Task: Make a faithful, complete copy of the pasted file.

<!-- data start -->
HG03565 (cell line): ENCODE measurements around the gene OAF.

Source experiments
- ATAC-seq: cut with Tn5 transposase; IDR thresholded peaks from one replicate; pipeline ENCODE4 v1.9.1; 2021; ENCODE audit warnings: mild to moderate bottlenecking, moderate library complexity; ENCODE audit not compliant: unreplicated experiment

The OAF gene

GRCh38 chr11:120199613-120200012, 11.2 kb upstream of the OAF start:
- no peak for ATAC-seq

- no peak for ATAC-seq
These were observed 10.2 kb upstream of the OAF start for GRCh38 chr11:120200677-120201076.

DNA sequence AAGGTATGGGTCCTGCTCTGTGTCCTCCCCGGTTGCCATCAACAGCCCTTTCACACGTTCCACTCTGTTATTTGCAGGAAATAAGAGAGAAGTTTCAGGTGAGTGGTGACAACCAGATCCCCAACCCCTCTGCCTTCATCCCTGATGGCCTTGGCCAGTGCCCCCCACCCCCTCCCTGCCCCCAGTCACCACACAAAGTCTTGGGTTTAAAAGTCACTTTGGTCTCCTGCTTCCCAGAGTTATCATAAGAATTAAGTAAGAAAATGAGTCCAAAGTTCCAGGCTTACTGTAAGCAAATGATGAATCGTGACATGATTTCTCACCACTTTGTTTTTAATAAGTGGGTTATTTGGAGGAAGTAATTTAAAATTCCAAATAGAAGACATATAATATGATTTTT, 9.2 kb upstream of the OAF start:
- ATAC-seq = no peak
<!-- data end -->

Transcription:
HG03565 (cell line): ENCODE measurements around the gene OAF.

Source experiments
- ATAC-seq: cut with Tn5 transposase; IDR thresholded peaks from one replicate; pipeline ENCODE4 v1.9.1; 2021; ENCODE audit warnings: mild to moderate bottlenecking, moderate library complexity; ENCODE audit not compliant: unreplicated experiment

The OAF gene

GRCh38 chr11:120199613-120200012, 11.2 kb upstream of the OAF start:
- no peak for ATAC-seq

- no peak for ATAC-seq
These were observed 10.2 kb upstream of the OAF start for GRCh38 chr11:120200677-120201076.

DNA sequence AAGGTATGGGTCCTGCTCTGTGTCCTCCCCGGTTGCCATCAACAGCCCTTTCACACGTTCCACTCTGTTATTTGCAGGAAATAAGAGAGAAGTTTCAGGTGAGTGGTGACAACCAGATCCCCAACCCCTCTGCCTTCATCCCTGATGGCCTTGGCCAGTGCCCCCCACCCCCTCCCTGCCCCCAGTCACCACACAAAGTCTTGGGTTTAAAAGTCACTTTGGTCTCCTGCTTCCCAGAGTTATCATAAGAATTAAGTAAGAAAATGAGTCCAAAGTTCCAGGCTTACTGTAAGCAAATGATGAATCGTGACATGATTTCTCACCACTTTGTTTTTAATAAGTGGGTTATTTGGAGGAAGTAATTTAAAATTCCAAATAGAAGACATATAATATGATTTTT, 9.2 kb upstream of the OAF start:
- ATAC-seq = no peak